Tech growth outpaces skills development


Johannesburg, 13 Feb 2012
Read time 2min 10sec

The rapid pace at which new technologies are entering the market, and the ever-changing landscape of IT, do not correspond with the requisite skills within the local IT industry.

So says Zaheer Kader, GM of Foster-Melliar, part of the Morvest Professional Services Group, who points out that the growth and rate of change in IT needs to be compensated by qualified human resources. “As technology improves, so do the needs associated to most of the job functions.”

He says it is imperative that successful companies keep investing in training in core competencies.

To better understand organisations' training structures in terms of availability of training funds, decision-making, workplace skills plans and factors that are considered when a training provider is chosen, ITWeb and Foster-Melliar today unveiled the IT Training Survey.

According to Kader, a majority of executives view the rapid pace of technological change as a very difficult challenge for their organisations.

“Rapid changes in technology sometimes require upgrades and new acquisitions in order that the technology is well-harvested. These require investments, which many companies would look really hard into before deciding upon,” he says.

Therefore, he explains, effectiveness of training is difficult to determine due to the scale and rate of change in technology, which may reduce the quality of measuring effectiveness.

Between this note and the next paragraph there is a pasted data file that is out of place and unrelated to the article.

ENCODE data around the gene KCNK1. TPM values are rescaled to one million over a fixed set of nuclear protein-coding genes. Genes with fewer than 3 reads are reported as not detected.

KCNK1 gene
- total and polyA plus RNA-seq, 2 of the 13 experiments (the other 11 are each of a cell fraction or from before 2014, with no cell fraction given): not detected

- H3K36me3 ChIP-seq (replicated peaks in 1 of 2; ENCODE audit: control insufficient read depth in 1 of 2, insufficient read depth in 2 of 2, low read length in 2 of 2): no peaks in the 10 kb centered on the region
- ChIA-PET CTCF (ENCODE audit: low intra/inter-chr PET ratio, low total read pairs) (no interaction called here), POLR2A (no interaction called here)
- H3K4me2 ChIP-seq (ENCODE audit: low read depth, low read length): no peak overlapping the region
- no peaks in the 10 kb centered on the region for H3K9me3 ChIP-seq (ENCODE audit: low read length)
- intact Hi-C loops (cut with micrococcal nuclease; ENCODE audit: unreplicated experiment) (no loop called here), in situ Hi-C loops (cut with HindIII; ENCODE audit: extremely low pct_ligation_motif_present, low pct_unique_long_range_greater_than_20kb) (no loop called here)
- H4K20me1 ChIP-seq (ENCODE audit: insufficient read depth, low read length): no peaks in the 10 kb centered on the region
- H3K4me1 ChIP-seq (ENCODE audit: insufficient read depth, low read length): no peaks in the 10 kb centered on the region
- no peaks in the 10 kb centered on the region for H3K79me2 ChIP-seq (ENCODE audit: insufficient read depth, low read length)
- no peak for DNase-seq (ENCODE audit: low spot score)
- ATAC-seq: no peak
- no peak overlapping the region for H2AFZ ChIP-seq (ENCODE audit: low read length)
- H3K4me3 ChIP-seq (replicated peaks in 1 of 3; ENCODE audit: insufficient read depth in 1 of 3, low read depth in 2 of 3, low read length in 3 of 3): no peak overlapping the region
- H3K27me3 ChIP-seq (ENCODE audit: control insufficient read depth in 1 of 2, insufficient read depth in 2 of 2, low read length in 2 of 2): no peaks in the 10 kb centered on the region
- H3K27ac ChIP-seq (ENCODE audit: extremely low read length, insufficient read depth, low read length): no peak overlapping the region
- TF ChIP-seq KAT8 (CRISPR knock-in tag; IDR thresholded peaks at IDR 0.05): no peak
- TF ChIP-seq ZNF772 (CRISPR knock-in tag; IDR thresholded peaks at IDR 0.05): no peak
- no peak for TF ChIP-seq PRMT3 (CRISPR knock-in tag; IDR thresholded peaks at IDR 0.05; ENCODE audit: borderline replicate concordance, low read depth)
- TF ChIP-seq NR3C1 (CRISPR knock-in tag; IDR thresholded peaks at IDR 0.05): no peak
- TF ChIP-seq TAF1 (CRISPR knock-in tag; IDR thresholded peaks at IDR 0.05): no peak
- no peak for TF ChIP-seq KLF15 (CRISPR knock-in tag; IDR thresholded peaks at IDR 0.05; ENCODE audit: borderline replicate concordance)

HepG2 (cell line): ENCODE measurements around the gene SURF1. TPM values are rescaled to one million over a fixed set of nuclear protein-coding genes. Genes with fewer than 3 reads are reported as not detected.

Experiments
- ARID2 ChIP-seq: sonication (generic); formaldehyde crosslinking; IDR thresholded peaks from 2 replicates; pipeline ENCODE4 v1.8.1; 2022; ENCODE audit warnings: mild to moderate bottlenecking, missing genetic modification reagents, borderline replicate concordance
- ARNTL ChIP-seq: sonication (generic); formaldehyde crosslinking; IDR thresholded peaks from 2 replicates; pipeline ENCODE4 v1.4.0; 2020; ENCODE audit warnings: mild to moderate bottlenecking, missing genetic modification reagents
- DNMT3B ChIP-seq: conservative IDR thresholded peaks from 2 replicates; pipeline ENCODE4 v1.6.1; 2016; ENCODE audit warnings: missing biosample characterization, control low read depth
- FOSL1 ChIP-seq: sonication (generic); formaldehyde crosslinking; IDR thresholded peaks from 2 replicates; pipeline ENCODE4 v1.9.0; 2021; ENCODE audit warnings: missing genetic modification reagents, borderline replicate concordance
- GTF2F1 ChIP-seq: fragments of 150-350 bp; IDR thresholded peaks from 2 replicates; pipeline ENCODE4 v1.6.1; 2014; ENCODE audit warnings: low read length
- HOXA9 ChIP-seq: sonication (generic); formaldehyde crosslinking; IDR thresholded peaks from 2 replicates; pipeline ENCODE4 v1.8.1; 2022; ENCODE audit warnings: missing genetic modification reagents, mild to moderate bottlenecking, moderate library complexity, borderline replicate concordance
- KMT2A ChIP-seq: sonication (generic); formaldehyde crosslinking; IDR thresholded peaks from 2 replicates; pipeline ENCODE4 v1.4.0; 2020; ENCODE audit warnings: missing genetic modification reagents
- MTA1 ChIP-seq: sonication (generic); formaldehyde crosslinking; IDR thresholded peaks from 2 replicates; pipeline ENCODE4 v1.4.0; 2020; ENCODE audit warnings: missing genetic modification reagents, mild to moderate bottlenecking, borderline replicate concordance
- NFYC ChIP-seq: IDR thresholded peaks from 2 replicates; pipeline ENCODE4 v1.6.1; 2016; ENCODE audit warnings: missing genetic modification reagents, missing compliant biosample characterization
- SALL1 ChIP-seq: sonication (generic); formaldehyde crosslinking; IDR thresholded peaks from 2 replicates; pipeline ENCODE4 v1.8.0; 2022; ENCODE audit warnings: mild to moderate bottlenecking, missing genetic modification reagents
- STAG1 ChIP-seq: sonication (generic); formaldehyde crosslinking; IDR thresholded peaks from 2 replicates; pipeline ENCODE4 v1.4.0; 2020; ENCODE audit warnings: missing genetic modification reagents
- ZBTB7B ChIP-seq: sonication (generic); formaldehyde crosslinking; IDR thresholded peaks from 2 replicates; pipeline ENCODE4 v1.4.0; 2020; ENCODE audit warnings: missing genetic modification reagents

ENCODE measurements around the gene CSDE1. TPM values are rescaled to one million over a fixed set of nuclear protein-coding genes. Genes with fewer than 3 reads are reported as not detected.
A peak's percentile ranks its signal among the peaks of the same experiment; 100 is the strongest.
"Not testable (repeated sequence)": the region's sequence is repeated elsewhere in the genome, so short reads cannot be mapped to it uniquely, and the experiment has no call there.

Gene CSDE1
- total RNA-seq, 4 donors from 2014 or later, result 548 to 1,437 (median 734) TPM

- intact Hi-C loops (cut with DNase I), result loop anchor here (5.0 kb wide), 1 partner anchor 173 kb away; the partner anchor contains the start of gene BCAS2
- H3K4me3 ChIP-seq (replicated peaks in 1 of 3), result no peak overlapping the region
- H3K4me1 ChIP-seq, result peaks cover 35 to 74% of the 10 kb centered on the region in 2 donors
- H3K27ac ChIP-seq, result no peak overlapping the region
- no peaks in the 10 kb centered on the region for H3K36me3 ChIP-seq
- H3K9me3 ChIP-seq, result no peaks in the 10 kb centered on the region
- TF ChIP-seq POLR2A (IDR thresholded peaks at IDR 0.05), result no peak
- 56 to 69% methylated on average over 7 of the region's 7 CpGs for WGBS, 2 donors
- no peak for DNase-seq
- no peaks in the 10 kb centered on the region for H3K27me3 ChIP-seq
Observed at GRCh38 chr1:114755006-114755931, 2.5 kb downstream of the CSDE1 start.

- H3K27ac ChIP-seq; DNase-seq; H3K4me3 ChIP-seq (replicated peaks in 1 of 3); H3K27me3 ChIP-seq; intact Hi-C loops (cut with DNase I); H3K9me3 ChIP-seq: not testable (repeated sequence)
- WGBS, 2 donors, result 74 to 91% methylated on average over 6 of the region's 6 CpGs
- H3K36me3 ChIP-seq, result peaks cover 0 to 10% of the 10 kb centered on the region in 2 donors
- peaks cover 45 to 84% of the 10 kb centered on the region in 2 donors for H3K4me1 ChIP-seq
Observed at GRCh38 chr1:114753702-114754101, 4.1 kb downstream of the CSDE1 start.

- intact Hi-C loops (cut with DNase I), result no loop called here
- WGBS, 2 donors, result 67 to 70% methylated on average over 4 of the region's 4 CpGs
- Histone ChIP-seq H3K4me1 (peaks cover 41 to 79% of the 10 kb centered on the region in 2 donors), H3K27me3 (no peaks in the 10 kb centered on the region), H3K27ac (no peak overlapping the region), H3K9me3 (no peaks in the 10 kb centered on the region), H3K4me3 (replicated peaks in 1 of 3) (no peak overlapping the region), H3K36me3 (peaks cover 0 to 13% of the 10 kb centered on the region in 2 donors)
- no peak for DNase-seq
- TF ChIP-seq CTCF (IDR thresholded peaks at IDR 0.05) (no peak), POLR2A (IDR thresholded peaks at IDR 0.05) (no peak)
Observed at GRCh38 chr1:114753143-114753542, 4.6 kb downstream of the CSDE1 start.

However, investing in training and development is a critical part of core competencies for many organisations, Kader points out. “When organisations invest in development of their employees, they can then expect more productivity and higher innovation levels.”

He is also of the view that employees who are appropriately trained are more comfortable with their use of ICT and are not fearful of technology.

“These employees are more productive and improve overall service delivery. They also work better as a team, while improving effectiveness and reducing management time and costs.”

Kader also points out that though organisations have training budgets, this must be spent efficiently for maximum return on investment. “Organisations have realised that in order to increase organisational performance and competitiveness, it is imperative that they adequately train staff.”

He also believes that outsourcing training services can result in organisations plugging the IT skills shortage gap. “Outsourcing also results in organisations remaining focused on their core business.”

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